What is leaf mold? Leaf mold is decomposed leaves. Think of a forest floor with years of fallen leaves decaying over time to produce a loamy black soil. 

Benefits of adding leaf mold to our soil for gardening and landscaping?  By changing the structure of your soil by adding leaf mold will:

  • Improve water retention while not drowning plants
  • Help keep your soil aerated
  • Help create a sustainable environment for earthworms and micro-organisms which in turn produce organic matter for your plants to feed from

Creating leaf mold is simple, and does not require attention once you start the process. A simple structure to hold leaves while decomposing is using chicken wire to make a 3 ft diameter cage(s) about 3 ft tall to pile your leaves in.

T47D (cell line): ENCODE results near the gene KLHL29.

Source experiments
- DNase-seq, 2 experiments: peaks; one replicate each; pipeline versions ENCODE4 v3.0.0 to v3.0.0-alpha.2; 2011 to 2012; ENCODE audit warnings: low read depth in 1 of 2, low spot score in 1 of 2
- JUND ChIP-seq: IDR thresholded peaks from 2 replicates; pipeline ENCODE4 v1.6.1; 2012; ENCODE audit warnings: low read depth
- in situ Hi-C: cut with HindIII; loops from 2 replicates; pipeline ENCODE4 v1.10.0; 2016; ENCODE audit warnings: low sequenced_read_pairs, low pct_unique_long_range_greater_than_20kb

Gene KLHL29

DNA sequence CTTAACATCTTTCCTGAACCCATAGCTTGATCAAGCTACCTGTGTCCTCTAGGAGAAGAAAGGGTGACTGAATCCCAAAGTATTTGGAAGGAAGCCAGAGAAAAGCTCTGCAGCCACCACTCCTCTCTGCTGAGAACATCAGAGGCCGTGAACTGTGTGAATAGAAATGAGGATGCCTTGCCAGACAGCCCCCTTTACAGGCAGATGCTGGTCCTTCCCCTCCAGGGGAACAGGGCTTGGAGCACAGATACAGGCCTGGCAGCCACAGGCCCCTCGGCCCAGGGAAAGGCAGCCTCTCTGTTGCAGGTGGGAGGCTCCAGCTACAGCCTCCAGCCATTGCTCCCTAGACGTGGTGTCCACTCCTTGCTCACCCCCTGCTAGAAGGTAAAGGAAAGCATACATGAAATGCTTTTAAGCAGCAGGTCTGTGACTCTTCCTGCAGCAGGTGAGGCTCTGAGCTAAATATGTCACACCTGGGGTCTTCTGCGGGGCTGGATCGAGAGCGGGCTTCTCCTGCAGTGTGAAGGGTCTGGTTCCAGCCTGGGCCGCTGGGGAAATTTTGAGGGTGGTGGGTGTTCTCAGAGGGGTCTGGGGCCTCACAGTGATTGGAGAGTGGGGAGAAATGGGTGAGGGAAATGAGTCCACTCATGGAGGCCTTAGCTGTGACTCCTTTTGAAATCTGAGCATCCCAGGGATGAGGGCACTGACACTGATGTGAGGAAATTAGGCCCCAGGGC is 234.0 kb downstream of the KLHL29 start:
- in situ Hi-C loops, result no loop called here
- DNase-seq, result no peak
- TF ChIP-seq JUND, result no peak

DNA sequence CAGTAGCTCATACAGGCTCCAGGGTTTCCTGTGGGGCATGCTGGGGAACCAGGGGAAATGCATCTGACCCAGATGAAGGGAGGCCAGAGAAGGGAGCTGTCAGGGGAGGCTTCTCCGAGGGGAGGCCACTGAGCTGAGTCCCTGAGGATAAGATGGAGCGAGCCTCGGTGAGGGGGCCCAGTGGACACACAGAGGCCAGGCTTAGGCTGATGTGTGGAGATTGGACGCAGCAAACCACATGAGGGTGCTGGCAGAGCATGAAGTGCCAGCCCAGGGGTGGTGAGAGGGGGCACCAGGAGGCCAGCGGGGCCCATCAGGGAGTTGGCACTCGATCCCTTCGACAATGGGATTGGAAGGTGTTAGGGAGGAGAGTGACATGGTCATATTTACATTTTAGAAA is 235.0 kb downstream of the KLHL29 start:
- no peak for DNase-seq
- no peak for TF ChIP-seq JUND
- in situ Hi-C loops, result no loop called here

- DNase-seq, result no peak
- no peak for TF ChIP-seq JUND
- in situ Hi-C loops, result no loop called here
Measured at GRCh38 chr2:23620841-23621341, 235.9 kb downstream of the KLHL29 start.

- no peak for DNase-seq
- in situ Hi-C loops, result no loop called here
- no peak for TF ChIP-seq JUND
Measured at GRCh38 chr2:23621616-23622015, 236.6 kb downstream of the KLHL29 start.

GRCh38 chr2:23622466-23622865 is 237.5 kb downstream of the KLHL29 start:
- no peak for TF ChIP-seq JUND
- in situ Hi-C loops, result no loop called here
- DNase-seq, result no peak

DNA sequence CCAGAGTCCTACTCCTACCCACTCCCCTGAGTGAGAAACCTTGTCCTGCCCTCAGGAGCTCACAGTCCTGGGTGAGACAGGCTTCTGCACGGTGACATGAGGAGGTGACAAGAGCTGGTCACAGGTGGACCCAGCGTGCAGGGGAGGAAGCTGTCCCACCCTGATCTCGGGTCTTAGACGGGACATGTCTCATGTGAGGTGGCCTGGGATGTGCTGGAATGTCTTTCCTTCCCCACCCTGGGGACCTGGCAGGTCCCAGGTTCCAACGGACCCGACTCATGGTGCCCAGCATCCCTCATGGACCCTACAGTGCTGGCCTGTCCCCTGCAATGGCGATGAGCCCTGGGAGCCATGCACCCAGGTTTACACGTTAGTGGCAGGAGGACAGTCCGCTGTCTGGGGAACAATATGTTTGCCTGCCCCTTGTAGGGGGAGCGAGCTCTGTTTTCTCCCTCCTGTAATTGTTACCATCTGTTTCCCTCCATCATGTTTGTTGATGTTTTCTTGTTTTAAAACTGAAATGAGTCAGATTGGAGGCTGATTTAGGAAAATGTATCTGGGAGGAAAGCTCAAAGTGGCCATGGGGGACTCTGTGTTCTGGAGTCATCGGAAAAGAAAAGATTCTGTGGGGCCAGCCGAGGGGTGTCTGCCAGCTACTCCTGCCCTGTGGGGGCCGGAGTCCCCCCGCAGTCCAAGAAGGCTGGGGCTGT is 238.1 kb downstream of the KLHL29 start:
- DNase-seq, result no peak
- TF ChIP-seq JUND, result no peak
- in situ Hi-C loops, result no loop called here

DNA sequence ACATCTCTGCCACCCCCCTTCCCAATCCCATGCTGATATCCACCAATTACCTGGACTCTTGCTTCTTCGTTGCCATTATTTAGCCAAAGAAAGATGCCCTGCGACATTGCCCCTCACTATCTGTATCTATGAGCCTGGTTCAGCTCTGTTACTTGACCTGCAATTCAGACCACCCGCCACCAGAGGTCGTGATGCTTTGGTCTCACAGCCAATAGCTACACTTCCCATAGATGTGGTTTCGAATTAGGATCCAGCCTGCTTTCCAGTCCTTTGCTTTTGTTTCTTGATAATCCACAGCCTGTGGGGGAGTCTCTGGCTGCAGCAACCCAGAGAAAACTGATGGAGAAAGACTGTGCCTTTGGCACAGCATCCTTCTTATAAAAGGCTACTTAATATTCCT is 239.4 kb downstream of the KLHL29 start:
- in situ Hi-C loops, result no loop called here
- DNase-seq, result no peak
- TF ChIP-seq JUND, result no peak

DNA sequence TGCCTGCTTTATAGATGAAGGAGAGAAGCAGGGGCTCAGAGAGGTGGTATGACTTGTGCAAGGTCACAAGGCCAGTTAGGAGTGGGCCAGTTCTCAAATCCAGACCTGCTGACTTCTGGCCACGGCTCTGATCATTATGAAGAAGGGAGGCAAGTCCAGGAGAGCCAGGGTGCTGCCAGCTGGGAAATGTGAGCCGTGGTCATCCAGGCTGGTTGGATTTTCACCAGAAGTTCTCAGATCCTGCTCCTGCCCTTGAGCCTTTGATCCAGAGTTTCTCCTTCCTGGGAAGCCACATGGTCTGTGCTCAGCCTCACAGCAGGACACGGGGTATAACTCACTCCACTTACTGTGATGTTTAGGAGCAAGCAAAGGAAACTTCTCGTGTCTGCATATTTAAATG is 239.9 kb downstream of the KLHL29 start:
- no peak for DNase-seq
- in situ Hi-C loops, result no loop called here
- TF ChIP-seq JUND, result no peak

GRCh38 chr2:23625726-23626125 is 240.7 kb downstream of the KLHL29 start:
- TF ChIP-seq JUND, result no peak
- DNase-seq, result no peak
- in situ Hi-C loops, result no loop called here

Shredded leaves decompose faster, so chipping them is recommended. Otherwise, once you pile you leaves take your weed-eater and shred them.

Cover your cage to prevent leaves from blowing out, and let time and Mother Nature do their thing. Shredded leaves may be ready to use by as early as the following spring or summer. Unshredded leaves may take a year or longer to break down.

How to apply to your soil

  • Method one: Work 2-4’of leaf mold into the top 6’of soil with a tiller or by hand
  • Method two: Spread 2-3 inches of leaf mold on top of your soil, and let the earthworms bring it down into your soil.

Method two will bring slower results, but requires less work.

NOTE: Avoid composting black Walnut leaves as they contain a natural herbicide that will prevent seeds from germinating

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